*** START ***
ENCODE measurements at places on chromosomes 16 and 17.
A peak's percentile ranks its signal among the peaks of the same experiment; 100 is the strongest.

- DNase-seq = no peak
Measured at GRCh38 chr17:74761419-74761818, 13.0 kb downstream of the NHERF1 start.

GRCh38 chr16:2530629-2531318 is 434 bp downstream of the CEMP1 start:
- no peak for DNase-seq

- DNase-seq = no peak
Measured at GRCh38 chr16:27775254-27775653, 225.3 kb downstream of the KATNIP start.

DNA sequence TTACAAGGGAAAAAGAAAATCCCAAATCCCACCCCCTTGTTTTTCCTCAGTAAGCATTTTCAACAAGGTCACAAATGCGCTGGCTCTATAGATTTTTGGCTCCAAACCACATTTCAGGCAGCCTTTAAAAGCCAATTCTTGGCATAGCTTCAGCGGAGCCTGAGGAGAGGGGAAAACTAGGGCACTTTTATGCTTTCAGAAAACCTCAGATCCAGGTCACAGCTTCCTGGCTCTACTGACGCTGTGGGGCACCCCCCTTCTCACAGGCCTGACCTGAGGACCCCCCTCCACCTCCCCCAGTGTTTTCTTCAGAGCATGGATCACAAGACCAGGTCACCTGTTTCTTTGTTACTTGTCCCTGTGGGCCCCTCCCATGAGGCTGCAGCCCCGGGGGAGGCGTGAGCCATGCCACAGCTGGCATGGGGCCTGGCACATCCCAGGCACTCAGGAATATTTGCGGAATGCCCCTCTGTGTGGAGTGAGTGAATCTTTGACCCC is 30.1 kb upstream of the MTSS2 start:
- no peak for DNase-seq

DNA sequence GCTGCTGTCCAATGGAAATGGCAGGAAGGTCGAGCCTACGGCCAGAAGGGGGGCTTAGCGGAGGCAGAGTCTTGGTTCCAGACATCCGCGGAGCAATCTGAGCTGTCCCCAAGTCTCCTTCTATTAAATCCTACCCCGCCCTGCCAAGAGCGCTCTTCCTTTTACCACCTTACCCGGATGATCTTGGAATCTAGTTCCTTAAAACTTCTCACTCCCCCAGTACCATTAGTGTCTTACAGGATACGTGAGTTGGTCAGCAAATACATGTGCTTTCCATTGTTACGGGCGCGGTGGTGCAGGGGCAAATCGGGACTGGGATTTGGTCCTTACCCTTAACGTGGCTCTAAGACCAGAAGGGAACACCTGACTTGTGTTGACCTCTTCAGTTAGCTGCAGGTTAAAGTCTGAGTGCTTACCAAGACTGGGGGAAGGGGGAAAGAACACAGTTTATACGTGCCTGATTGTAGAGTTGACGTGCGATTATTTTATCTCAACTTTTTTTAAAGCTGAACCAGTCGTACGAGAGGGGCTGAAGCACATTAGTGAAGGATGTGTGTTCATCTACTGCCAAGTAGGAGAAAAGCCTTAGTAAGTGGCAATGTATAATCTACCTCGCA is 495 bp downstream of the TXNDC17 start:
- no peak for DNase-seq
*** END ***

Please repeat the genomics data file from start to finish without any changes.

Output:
ENCODE measurements at places on chromosomes 16 and 17.
A peak's percentile ranks its signal among the peaks of the same experiment; 100 is the strongest.

- DNase-seq = no peak
Measured at GRCh38 chr17:74761419-74761818, 13.0 kb downstream of the NHERF1 start.

GRCh38 chr16:2530629-2531318 is 434 bp downstream of the CEMP1 start:
- no peak for DNase-seq

- DNase-seq = no peak
Measured at GRCh38 chr16:27775254-27775653, 225.3 kb downstream of the KATNIP start.

DNA sequence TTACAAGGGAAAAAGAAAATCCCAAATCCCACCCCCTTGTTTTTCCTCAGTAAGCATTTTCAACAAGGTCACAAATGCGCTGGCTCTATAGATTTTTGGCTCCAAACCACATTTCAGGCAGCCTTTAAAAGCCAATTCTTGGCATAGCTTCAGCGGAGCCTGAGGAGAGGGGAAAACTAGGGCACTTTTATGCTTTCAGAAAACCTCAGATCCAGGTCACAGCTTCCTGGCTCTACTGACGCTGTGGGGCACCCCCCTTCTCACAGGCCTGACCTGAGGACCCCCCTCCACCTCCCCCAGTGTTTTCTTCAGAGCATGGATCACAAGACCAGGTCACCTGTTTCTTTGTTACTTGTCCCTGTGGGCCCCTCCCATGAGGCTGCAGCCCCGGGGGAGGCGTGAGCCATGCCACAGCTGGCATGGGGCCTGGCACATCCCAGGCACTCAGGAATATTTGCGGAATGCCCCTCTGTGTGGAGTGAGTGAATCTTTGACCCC is 30.1 kb upstream of the MTSS2 start:
- no peak for DNase-seq

DNA sequence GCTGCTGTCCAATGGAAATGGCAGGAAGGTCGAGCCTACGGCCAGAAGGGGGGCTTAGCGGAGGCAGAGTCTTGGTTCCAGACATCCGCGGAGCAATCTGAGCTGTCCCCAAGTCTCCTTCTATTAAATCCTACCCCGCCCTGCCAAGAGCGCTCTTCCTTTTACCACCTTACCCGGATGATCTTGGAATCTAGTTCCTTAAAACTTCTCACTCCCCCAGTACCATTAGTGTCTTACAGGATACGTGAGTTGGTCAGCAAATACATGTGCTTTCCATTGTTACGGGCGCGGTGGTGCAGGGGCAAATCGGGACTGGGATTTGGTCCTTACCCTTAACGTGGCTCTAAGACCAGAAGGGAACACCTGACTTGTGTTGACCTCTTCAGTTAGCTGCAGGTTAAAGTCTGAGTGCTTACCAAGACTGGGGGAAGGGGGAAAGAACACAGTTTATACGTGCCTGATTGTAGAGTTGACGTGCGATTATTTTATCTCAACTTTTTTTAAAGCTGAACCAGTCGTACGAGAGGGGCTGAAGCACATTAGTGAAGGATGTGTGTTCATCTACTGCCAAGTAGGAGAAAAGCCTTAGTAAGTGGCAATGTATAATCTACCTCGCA is 495 bp downstream of the TXNDC17 start:
- no peak for DNase-seq